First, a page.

Again, I don't have much hopes for major innovations in small arms, but I do have VERY high hopes for optics technology. Here are a few things I think we will see in the relatively near future:

- Day scopes the size of an ACOG or ELCAN with integral nightvision. In time, I think thermal, and thermal/nv hybrid will all be available in a compact package for the standard infantryman

- Use of digital/HD video technology display for small-arms optics. Think ELCAN Digital hunter...but smaller, more advanced.

- Integral ballistic computer/weather station/range finder will be built into the scope and eventually will correct for windage/elevation for a given point of aim with the push of a single button....or maybe even automatically.

I also wouldn't be surprised if the US had this kind of optical technology and used it on a weapon platform that was fielded in the 1960's.
 

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IED's will reign supreme... your choice of activation.
 

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I guess nobody plays call of duty. RAY GUN!!!
 

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Electronic warfare will be the most dominated field of improvements. The only problem with that, the big Army operates on a 8th grade level. I was teaching a class on BFT when a soldier raised his hand stating "Why are we learning this? My iPhone does the same thing." urgh!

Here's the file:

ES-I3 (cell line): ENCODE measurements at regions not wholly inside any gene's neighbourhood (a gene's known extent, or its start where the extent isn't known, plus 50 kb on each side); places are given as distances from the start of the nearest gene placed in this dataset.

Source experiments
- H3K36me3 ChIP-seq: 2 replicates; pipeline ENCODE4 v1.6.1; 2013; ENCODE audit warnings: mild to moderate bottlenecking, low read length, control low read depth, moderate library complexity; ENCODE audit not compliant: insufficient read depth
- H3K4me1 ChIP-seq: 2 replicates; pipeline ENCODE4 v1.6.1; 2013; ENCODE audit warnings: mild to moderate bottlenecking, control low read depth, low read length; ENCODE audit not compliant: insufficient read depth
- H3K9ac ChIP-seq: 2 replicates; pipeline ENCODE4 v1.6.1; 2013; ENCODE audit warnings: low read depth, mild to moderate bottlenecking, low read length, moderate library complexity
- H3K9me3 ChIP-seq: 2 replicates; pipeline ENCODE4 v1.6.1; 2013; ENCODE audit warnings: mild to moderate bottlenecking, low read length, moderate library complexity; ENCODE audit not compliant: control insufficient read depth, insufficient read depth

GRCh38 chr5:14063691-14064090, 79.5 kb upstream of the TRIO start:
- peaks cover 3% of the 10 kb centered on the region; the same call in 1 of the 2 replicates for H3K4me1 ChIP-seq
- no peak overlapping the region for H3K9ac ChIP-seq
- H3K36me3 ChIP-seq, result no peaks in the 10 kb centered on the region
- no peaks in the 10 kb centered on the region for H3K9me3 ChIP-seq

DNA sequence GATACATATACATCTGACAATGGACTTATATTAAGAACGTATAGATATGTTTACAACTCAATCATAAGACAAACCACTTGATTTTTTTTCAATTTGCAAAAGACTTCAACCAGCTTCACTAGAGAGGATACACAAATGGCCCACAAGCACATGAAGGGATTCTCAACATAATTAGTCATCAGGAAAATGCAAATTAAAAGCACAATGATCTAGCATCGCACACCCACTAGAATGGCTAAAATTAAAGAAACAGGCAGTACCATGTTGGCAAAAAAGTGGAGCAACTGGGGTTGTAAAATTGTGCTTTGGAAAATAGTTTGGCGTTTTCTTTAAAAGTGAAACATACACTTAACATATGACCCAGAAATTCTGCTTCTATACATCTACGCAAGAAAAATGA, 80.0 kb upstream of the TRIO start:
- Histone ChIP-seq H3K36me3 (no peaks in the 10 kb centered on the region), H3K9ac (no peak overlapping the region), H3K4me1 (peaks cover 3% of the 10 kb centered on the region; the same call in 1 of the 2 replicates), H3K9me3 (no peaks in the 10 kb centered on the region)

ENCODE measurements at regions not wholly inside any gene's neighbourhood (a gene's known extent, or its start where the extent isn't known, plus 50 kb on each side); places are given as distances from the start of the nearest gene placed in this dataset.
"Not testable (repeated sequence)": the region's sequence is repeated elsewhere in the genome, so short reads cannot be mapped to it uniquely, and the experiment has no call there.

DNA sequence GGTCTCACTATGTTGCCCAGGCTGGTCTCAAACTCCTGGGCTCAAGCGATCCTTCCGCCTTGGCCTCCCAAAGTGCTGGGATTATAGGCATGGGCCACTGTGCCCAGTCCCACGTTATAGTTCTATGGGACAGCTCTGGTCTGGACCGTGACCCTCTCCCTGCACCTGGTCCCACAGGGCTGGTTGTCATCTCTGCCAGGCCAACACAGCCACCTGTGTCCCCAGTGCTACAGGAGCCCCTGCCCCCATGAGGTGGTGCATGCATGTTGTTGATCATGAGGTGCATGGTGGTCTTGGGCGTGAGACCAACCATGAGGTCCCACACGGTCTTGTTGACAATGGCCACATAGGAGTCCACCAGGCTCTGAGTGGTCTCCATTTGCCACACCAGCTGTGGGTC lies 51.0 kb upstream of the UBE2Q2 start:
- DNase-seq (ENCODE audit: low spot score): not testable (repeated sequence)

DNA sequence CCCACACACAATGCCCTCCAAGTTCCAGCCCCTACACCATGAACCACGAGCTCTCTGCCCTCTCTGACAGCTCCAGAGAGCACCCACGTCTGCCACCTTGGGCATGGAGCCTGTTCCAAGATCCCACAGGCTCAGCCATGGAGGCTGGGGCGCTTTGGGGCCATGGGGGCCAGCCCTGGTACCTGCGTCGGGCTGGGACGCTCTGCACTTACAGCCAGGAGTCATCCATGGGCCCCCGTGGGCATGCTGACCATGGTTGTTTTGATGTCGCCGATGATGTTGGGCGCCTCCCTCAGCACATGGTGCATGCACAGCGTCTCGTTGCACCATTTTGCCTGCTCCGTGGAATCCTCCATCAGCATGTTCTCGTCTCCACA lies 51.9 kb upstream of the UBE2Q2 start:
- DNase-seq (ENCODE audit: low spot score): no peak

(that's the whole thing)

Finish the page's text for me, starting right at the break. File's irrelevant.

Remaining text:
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Ok this is not a weapon but I thought it was pretty cool and most likely will be used by the military in the future.
 

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- Integral ballistic computer/weather station/range finder will be built into the scope and eventually will correct for windage/elevation for a given point of aim with the push of a single button....or maybe even automatically.

I also wouldn't be surprised if the US had this kind of optical technology and used it on a weapon platform that was fielded in the 1960's.
Its already out there. Darpa/Sandia has acog size scope with range finder and wind reading laser's built in that will mover the chevron to where you need to aim to hit the target. Only thing is that the user has to carry a large computer and its battery right now. But once they can get it down to the size of a PDA that can be put in say the stock we will be seeing it fielded.